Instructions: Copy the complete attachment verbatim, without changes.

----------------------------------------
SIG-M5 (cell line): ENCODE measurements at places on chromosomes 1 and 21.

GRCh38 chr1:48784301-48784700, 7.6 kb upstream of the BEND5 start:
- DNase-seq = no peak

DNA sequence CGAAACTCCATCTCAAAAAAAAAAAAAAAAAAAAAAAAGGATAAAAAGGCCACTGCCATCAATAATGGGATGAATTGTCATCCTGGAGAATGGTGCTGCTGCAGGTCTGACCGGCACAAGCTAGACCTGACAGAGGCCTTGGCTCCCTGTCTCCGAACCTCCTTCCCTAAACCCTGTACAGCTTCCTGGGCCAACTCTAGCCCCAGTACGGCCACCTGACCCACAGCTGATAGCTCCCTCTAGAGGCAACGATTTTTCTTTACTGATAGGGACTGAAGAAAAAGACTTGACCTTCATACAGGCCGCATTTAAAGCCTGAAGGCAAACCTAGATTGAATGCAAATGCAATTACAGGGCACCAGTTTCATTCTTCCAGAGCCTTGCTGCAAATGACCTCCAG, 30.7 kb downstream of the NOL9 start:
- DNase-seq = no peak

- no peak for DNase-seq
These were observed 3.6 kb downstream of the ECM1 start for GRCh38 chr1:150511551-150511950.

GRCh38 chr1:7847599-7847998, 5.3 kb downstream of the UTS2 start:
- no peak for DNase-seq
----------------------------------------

SIG-M5 (cell line): ENCODE measurements at places on chromosomes 1 and 21.

GRCh38 chr1:48784301-48784700, 7.6 kb upstream of the BEND5 start:
- DNase-seq = no peak

DNA sequence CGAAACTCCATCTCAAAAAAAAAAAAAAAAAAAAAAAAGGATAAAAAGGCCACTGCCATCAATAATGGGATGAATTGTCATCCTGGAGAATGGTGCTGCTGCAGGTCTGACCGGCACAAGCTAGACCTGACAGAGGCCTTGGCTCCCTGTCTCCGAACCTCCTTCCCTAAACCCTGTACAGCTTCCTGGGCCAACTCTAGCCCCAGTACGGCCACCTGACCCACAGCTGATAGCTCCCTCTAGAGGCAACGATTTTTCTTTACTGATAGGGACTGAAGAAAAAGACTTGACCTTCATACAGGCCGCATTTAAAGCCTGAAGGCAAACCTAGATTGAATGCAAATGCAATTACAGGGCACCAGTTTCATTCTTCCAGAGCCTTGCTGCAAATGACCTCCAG, 30.7 kb downstream of the NOL9 start:
- DNase-seq = no peak

- no peak for DNase-seq
These were observed 3.6 kb downstream of the ECM1 start for GRCh38 chr1:150511551-150511950.

GRCh38 chr1:7847599-7847998, 5.3 kb downstream of the UTS2 start:
- no peak for DNase-seq